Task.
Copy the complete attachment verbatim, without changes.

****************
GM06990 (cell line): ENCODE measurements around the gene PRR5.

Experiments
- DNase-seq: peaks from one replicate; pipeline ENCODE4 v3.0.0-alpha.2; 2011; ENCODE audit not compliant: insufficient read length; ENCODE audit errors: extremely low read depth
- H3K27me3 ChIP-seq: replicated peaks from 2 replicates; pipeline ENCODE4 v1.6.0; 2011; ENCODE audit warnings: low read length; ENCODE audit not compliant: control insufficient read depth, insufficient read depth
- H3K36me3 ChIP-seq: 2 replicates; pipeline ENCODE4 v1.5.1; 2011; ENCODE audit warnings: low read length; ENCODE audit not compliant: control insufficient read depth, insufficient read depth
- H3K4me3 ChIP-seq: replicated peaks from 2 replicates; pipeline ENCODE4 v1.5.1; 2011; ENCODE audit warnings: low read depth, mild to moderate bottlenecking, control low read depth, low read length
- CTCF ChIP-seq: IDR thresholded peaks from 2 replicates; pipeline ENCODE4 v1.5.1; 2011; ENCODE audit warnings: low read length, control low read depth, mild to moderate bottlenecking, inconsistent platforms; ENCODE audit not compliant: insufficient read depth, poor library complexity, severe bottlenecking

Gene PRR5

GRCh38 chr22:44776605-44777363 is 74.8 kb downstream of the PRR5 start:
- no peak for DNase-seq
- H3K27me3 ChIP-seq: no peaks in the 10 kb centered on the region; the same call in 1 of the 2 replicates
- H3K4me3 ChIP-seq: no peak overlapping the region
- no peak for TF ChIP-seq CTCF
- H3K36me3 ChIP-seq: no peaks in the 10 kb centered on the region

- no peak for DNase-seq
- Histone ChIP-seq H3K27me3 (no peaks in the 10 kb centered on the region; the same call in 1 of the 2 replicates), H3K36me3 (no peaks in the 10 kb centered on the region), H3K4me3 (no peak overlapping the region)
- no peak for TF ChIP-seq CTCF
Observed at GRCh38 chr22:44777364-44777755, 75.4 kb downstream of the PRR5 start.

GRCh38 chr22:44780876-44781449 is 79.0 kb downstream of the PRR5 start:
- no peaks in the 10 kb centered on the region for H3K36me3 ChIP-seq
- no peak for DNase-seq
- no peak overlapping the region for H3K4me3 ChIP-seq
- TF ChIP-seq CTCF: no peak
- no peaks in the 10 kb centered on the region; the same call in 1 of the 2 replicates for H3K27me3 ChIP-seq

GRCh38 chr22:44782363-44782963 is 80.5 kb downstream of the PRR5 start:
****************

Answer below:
GM06990 (cell line): ENCODE measurements around the gene PRR5.

Experiments
- DNase-seq: peaks from one replicate; pipeline ENCODE4 v3.0.0-alpha.2; 2011; ENCODE audit not compliant: insufficient read length; ENCODE audit errors: extremely low read depth
- H3K27me3 ChIP-seq: replicated peaks from 2 replicates; pipeline ENCODE4 v1.6.0; 2011; ENCODE audit warnings: low read length; ENCODE audit not compliant: control insufficient read depth, insufficient read depth
- H3K36me3 ChIP-seq: 2 replicates; pipeline ENCODE4 v1.5.1; 2011; ENCODE audit warnings: low read length; ENCODE audit not compliant: control insufficient read depth, insufficient read depth
- H3K4me3 ChIP-seq: replicated peaks from 2 replicates; pipeline ENCODE4 v1.5.1; 2011; ENCODE audit warnings: low read depth, mild to moderate bottlenecking, control low read depth, low read length
- CTCF ChIP-seq: IDR thresholded peaks from 2 replicates; pipeline ENCODE4 v1.5.1; 2011; ENCODE audit warnings: low read length, control low read depth, mild to moderate bottlenecking, inconsistent platforms; ENCODE audit not compliant: insufficient read depth, poor library complexity, severe bottlenecking

Gene PRR5

GRCh38 chr22:44776605-44777363 is 74.8 kb downstream of the PRR5 start:
- no peak for DNase-seq
- H3K27me3 ChIP-seq: no peaks in the 10 kb centered on the region; the same call in 1 of the 2 replicates
- H3K4me3 ChIP-seq: no peak overlapping the region
- no peak for TF ChIP-seq CTCF
- H3K36me3 ChIP-seq: no peaks in the 10 kb centered on the region

- no peak for DNase-seq
- Histone ChIP-seq H3K27me3 (no peaks in the 10 kb centered on the region; the same call in 1 of the 2 replicates), H3K36me3 (no peaks in the 10 kb centered on the region), H3K4me3 (no peak overlapping the region)
- no peak for TF ChIP-seq CTCF
Observed at GRCh38 chr22:44777364-44777755, 75.4 kb downstream of the PRR5 start.

GRCh38 chr22:44780876-44781449 is 79.0 kb downstream of the PRR5 start:
- no peaks in the 10 kb centered on the region for H3K36me3 ChIP-seq
- no peak for DNase-seq
- no peak overlapping the region for H3K4me3 ChIP-seq
- TF ChIP-seq CTCF: no peak
- no peaks in the 10 kb centered on the region; the same call in 1 of the 2 replicates for H3K27me3 ChIP-seq

GRCh38 chr22:44782363-44782963 is 80.5 kb downstream of the PRR5 start: